There are hundreds of the things on the ground when I come to do the last cut of the season and as they coincide with the leaf fall, they combine in a prickly hedgehog like ball and conspire to choke and clog the mower chute, making it impossible to do the mowing.
Still, it's better to live in this lovely part of France and have small annoyances than to be banged up in the prison that is a city.

Monday, August 29, 2011

Vide Greniers and Brocantes

Vide Greniers and Brocantes, which to UK expats are car boot sales (minus the car) and bric a brac sales, are very popular here in France from March to October.
Almost every Sunday, we pop off to the nearest one and see what people have to offer.
Vide Grenier literally means "empty attic" and it's amazing what sort of things the French people have to sell.
I have see, everything from clogs to butter churners, to old oil lamps and beautiful French porcelain. You name it, you'l find it there.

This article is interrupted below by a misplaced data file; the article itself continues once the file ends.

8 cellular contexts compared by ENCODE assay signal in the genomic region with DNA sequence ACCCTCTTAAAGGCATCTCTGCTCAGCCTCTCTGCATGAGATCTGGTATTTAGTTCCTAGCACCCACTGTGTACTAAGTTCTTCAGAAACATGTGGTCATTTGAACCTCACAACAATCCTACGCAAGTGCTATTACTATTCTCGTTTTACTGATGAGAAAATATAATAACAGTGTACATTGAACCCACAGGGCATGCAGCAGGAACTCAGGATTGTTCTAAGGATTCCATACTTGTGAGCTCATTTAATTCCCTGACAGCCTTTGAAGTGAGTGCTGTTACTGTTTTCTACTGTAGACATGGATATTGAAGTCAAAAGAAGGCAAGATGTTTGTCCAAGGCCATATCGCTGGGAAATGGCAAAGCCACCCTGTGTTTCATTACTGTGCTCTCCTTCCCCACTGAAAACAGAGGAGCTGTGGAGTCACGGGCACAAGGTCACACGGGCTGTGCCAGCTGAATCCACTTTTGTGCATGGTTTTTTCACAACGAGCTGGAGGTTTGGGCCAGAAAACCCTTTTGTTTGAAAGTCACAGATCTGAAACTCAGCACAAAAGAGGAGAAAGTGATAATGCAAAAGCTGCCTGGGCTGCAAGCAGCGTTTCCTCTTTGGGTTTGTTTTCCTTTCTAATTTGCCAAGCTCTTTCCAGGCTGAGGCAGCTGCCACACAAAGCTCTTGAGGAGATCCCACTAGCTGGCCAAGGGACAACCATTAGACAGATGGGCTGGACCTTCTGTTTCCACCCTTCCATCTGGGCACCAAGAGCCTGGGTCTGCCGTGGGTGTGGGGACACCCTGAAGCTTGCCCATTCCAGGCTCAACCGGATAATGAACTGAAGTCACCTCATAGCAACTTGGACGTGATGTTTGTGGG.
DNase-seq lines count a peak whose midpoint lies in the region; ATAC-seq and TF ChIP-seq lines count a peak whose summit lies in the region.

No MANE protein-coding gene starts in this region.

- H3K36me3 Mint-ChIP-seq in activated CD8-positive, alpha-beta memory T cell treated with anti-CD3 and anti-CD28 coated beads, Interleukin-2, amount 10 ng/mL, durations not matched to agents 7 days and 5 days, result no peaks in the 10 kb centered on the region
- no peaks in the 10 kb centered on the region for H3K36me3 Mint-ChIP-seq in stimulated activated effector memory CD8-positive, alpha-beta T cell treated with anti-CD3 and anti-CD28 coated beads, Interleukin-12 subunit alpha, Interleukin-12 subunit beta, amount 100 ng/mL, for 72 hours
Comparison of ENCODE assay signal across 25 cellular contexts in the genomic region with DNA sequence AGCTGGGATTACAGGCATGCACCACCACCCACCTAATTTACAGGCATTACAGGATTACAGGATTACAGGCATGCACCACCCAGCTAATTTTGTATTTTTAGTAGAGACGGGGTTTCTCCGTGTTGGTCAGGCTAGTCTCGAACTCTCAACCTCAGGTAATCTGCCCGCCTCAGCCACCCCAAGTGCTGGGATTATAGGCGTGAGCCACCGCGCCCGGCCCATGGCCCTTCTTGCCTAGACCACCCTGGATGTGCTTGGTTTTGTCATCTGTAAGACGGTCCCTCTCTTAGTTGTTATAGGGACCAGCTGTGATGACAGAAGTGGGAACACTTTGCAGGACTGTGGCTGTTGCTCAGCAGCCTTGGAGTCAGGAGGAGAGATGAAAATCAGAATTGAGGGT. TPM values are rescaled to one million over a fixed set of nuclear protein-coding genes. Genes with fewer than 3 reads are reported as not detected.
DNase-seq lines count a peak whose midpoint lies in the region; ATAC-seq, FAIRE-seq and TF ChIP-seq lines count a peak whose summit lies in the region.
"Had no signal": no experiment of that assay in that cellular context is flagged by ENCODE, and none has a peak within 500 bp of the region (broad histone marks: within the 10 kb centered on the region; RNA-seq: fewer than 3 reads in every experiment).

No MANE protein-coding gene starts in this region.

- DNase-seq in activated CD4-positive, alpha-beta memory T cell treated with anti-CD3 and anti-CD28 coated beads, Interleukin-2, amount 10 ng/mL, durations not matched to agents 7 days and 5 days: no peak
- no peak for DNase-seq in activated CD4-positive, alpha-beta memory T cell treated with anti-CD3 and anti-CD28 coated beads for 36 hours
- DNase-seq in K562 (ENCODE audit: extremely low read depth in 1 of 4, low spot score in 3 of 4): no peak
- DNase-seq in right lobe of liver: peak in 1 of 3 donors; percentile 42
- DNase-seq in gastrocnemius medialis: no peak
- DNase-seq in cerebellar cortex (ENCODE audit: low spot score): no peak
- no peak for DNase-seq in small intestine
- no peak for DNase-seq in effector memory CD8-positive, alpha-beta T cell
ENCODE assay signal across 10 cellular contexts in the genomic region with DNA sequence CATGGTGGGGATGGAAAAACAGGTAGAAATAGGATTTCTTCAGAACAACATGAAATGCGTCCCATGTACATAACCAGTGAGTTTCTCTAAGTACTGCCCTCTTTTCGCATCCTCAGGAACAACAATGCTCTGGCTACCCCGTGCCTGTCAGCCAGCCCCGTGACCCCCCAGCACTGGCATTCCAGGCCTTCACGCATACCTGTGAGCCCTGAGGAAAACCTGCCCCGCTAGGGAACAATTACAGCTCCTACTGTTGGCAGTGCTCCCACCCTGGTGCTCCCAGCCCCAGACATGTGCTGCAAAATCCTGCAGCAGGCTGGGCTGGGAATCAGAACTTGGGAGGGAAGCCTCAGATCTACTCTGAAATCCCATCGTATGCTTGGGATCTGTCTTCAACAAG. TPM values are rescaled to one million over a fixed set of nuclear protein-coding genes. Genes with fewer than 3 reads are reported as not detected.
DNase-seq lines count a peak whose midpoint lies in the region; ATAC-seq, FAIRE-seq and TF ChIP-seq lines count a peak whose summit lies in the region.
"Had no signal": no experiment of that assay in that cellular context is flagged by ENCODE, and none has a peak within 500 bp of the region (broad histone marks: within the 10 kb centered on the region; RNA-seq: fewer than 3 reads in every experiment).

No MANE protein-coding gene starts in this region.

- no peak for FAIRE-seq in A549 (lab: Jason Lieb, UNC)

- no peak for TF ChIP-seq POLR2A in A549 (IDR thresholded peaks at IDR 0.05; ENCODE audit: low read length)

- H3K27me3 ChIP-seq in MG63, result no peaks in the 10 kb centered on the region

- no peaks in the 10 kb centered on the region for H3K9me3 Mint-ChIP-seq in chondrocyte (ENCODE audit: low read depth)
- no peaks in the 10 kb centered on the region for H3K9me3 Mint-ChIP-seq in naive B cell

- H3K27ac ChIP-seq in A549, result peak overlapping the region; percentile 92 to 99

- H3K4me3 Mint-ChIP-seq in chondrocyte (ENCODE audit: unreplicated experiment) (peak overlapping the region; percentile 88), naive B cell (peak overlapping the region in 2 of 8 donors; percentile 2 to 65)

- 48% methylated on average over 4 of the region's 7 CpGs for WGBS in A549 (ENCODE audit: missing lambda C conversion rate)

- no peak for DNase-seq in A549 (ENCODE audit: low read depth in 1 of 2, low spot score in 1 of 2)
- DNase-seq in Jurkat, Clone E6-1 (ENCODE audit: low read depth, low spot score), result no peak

Also, there are copious amounts of French wine, sausage and frites to be had at ridiculously low prices.
A large sausage baguette, frites & a glass of wine usually comes in at around 6 euros or £5.10 sterling at todays exchange rate.
The atmposphere is something one cannot buy though, and it's real family affair all day with no worries about crime or drunken behaviour.
Give me France any day!

Monday, July 25, 2011

Still raining in the Limousin!

Well, I have to report that it's still raining here in France.
Most unusual for our neck of the woods at this time of year, but I guess that's what we can expect after months of drought during the Spring.
Not that I'm complaining mind you, although I know many who are!
Like the poor girl in the bricolage store this morning who is desperate for a little summer warmth.
The beans & tomatoes have slowed considerably, but on the plus side, the potatoes are loving the rainy days & they are big enough to make good Jacket Spuds from.
The price of petrol in France seems to be on the up again.